I recently purchased a 2-pack of these hoppers as an N Scale Enthusiast Special Run, and decided to do a quick review of them while I was opening the boxes and doing some quick photos.
(Courtesy of Bluford Shops) A 2-bay hopper design with offset sides was first proposed in the 1920s and first appeared in the form seen here in 1934. The AAR adopted it as a standard design the following year. The offset design permitted greater interior capacity than a rib side car with the same outside dimensions. It was thought this more than made up for the car’s higher cost of construction. The last new 2-bay offset side hoppers were built in 1960.
Single cars are currently available at a $24.95 MSRP and Bluford has done a fine job of promoting their products and making sure they can be frequently found at smaller hobby shops. Craig Ross of Bluford really pounds the pavement making sure the Bluford products are known and appreciated by N Scale modelers all over North America. Personally, I think he does the work of five people considering he is not only the face of the company but he also deeply involved the R&D effort as well as model production. While not posessing any of the negative qualities of your typical rivet counter, he can face off with and go toe-to-toe with even the most belligerent "this-ain't-like-the-prototype" troll. I have seen him in action facing down the trolls with a near encyclopedic knowledge about revenue service railroads.
So why go on about Craig? Because the models that come out of Bluford are very much shaped by his deep knowledge and personal charm. The more I learn about Bluford, the more I appreciate Craig and the more I learn about Craig, the more I appreciate Bluford - if that makes any sense.
So how does it show? Let me start with the model's biggest flaw. The brake hoses. In my desk drawer I have one of those built-in pencil trays. The pencil tray is not full of pencils. It is filled with pieces of of N Scale models that have broken off. You can find lots of plastic wheels, magnetic trip pins and hopper bay hatches, but one of the most numerous odd bits in there are brake hoses. I am a runner. I put ALL my trains on the track and I run them hard on long NTRAK modules. If pieces can break off they will brake off. And the cool little brake hoses on each end of a Bluford car can and do brake off - frequently.
So what does Bluford do? They put a note in the packaging that says (I am paraphrasing here) "Yep - they brake off - that's cuz you rivet-wankers want your detail so bad. Consider yourself lucky I add as much detail as I do so if they brake off - tough beans." Way to stand up for your product! I approve, though I would like you to start using thse rubber break hoses used by Tangent. They bend instead of break.
Nice blackened metal wheels sit on detailed trucks. The couplers are high-grade MTL-clone body-mount jobs. They just GLIDE along the track when given a little push. You can run a long consist of these puppies behind any transition era motive power and they will run great.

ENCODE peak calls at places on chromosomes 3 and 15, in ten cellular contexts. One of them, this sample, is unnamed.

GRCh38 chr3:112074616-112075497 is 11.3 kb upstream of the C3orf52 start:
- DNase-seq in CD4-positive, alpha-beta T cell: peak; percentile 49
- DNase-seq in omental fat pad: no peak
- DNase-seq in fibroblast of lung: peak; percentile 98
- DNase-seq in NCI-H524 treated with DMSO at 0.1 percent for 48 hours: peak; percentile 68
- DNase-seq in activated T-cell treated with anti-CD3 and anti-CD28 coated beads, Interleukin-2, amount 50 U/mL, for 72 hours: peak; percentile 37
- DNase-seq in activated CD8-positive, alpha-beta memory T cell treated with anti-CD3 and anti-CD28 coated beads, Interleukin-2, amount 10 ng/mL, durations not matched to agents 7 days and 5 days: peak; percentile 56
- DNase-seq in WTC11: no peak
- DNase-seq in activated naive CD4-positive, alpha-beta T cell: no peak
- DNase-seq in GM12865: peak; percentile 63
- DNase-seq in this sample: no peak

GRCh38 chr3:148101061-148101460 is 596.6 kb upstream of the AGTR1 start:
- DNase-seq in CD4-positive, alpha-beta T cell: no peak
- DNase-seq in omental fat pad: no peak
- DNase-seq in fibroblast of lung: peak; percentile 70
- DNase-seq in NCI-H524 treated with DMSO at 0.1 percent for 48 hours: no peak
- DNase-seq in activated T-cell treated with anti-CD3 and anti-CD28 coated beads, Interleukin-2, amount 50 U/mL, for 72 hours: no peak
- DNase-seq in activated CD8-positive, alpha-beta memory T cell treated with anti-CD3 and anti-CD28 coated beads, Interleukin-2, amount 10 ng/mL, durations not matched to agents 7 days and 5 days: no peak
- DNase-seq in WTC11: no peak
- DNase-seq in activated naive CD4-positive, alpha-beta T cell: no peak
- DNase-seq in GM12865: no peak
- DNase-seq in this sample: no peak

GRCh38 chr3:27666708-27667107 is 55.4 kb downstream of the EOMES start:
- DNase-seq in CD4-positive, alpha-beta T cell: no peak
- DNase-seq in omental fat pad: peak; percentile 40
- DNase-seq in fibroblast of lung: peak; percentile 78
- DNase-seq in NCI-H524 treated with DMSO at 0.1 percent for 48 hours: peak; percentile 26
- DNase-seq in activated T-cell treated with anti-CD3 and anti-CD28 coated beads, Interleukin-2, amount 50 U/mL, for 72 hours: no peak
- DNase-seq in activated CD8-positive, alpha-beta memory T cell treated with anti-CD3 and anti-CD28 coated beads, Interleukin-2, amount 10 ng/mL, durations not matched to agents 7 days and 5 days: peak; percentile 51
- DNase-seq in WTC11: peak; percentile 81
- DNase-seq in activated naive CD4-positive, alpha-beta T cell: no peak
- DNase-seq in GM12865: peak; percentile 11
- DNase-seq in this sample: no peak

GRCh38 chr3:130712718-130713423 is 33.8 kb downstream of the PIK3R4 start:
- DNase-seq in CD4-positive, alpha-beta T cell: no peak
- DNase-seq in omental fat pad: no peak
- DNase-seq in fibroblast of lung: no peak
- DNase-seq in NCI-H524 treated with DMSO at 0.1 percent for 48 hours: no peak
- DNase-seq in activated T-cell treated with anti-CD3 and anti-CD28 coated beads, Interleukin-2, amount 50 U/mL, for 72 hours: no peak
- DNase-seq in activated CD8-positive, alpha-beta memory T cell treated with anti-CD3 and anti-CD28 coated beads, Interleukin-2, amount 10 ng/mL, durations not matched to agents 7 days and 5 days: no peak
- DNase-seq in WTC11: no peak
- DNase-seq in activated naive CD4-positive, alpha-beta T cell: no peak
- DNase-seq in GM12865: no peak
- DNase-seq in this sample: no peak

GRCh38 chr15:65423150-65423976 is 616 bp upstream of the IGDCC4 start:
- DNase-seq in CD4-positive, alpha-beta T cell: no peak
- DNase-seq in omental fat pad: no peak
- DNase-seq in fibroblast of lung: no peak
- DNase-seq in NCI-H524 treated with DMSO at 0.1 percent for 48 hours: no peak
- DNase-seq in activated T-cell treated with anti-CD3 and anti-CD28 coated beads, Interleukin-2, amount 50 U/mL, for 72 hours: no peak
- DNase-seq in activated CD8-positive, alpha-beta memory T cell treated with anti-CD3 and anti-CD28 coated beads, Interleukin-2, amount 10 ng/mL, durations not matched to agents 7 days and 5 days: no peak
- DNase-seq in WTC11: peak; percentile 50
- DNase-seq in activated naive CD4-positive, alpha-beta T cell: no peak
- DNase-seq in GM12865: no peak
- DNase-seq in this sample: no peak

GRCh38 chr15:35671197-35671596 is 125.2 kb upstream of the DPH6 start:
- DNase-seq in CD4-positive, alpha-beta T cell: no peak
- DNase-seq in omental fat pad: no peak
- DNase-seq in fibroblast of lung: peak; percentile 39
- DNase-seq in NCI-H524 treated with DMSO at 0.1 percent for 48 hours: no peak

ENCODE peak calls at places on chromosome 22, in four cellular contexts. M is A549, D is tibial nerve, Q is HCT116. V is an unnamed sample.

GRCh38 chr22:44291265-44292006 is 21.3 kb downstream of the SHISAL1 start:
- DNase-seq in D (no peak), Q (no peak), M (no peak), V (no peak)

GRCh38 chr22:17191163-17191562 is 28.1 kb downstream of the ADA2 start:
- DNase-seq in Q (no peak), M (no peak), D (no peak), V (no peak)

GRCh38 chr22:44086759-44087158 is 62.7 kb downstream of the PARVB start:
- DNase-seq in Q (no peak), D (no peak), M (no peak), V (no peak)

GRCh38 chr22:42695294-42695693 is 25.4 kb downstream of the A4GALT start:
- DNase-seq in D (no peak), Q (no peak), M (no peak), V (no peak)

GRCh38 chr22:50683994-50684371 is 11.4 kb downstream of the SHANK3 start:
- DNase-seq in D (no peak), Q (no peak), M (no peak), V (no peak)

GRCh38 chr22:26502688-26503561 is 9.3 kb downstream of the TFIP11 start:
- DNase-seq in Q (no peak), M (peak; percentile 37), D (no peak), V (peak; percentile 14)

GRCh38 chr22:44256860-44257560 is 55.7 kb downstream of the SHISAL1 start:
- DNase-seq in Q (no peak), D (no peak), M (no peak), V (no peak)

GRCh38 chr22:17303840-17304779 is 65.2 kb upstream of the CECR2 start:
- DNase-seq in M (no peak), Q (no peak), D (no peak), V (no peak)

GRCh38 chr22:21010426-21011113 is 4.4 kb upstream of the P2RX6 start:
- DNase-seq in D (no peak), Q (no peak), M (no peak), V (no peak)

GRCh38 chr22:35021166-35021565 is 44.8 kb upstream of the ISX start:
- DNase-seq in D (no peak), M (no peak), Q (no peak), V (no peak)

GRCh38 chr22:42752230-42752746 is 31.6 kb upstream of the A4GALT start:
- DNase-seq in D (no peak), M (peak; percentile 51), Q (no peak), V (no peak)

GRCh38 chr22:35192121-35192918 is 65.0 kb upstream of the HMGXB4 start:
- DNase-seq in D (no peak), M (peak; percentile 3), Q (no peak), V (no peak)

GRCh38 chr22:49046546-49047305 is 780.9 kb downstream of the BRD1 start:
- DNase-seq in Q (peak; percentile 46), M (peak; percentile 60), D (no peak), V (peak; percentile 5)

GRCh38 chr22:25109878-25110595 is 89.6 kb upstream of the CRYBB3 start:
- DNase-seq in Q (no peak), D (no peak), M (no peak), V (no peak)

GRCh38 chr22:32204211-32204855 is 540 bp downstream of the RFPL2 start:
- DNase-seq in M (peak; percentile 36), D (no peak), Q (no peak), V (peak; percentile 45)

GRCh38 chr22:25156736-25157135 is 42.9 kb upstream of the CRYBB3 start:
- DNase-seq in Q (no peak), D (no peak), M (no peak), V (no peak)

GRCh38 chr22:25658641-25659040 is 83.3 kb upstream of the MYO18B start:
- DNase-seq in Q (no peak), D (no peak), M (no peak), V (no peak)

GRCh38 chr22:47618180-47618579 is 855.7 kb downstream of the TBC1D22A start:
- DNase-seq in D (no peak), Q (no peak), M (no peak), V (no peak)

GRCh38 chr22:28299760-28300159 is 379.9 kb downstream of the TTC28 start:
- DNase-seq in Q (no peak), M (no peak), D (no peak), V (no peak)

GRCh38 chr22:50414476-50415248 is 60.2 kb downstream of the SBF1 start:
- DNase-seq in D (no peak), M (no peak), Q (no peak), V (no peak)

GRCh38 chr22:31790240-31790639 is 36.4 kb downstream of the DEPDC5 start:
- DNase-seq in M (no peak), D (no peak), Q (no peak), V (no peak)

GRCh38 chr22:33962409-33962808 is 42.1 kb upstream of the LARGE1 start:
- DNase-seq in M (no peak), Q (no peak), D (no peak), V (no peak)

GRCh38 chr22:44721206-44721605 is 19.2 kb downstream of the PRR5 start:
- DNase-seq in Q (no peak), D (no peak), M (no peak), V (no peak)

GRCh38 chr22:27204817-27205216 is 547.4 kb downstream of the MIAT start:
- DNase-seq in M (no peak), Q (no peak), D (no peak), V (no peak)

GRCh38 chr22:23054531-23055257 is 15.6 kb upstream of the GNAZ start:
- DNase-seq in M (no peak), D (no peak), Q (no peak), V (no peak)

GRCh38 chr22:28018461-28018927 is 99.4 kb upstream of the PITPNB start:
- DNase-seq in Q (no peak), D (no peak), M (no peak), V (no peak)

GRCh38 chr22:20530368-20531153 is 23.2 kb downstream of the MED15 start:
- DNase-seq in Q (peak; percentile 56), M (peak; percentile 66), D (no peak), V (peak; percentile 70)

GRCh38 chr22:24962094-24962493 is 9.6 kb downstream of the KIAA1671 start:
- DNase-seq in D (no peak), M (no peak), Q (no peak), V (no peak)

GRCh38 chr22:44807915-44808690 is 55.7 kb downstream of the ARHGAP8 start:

There could be some more detail on the bodies. The stirrups are part of the body molding and could be thinner if they were detail parts. The bay door are separately applied detail parts and look great. The platform under the horizontal brake wheel could be etched metal or at least latticed plastic like what MTL uses instead of being molded in. The air tainks and other end detail look pretty darn good. The coal loads are mid-grade, but I like cast resin loads in all my hoppers that have loads and no plastic load will ever get an "A" grade from me.
If you want to run your cars empty, Bluford did a reasonable job with the interior, which you can only see if you remove the load. Thanks Bluford for making the loads easy to pop out, but with enough friction they don't come out during transport. The inside looks good, but lacks some of the really amazing interior details some other N Scale brands have included in their recent releases. There is some slop in the glue marks and flashing in the inside, but most people won't bother to run their cars empty so not a huge negative.
Bluford never shies from taking on more challenging paint schemes, especially for lesser known railroads. In this case, the Green and Red Peabody scheme was particularly eye catching. Or maybe that is just because the holiday season is approaching. Years ago, Bluford ran a special run for "Blue Coal" which is one of my all-time favorite hopper liveries and am still trying to get my hands on a set (anyone have one to sell?). Sure - there are lots and lots of historically accurate white on red, white on black and
white on brown, but you also can find cool logos, conspicuity stripes (EL has some nice ones) or the awesome Tennessee Alabama & Georgia White on Blue. My favorite part of any Bluford release is looking through the paint schemes to see what surprises Bluford has found in the history books.
A good runner that doesn't price out too high. It has some nice detail but could use more (but I guess that would kill the price point....). Be prepared to lose some brake hoses, but you can be sure the cars look great even without them. Maybe Bluford will figure out the material Tangent is using for theirs and copy it.. But don't let that stop you from buying these. I own a bunch of offset side cars, though my personal fav is the panel-side (why? because they look like they have armor plating!)